PARIS - As the points piled up and the light faded, it was tough to decide which scenario had seemed less likely at the outset of yesterday's French Open semifinals:
That Rafael Nadal would be so dominant during a 6-4, 6-2, 7-6 (3) victory over Novak Djokovic, ranked No. 3 and a Grand Slam champion?
Or that Roger Federer would run into so much trouble before winning, 6-2, 5-7, 6-3, 7-5, against Gael Monfils, ranked 59th and a major semifinalist for the first time?
Then again, by the end of the day Roland Garros once more produced the likeliest of all championship matches: No. 1 Federer vs. No. 2 Nadal.
"Rafa again, across the net - it's the ultimate test on clay. It would be so much better to win the French Open by beating him," Federer said. "It should be entertaining to watch."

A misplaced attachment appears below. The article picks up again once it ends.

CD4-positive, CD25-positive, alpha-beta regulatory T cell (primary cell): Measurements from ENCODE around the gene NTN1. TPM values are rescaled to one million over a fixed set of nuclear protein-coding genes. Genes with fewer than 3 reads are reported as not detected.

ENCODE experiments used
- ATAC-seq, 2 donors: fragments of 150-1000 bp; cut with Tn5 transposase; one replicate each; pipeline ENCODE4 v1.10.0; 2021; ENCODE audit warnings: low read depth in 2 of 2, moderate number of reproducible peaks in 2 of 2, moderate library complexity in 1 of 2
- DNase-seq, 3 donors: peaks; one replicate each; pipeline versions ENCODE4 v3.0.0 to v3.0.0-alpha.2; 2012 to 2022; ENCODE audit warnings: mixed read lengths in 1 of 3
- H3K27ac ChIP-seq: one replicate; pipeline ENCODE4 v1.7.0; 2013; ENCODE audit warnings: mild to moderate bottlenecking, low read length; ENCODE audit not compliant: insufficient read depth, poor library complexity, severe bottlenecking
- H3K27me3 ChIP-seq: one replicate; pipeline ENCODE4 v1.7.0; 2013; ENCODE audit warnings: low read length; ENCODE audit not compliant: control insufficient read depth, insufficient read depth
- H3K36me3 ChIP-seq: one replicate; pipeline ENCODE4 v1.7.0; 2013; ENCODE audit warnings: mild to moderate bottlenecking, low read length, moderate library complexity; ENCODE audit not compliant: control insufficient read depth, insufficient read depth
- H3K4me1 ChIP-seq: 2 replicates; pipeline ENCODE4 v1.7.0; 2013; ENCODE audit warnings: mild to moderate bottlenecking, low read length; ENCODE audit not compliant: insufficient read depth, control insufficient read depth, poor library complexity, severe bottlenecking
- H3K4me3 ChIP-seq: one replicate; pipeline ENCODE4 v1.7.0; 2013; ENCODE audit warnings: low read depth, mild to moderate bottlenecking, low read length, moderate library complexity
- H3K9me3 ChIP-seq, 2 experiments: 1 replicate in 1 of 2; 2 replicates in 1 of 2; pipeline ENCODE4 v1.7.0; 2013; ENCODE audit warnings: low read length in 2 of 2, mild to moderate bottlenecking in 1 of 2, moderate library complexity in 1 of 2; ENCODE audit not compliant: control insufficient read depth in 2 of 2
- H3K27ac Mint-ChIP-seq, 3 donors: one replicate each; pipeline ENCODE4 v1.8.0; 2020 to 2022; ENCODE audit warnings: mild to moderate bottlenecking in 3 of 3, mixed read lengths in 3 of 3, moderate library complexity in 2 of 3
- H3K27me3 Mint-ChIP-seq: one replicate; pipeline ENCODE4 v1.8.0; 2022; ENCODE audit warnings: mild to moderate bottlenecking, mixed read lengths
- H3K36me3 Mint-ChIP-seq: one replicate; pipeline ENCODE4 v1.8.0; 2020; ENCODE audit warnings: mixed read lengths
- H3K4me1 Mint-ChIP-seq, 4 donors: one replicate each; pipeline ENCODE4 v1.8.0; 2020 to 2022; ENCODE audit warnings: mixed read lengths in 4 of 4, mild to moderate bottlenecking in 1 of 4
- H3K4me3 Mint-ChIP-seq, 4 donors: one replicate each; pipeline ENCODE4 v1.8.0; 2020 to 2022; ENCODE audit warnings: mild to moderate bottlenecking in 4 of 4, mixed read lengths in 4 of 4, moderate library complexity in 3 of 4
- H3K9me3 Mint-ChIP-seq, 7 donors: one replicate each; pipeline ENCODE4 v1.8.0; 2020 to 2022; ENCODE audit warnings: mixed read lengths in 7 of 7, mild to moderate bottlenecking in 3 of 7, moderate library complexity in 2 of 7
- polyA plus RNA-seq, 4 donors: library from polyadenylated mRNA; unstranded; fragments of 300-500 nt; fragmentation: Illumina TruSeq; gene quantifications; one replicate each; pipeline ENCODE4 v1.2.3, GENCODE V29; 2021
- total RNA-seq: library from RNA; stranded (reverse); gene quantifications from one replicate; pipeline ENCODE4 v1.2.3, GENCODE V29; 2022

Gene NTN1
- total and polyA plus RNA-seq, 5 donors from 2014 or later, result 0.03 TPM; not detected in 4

The showdown tomorrow is their third consecutive French Open final and their fifth Grand Slam final overall. Nadal can become the first man since Bjorn Borg in 1978-81 to win the tournament 4 years in a row, while Federer can add the lone major trophy missing from his collection, thereby making him the sixth man to complete a career Grand Slam.
"What's special is winning the tournament, not beating Federer," said Nadal's uncle and coach, Toni. "But if Rafael beats Federer, it means more."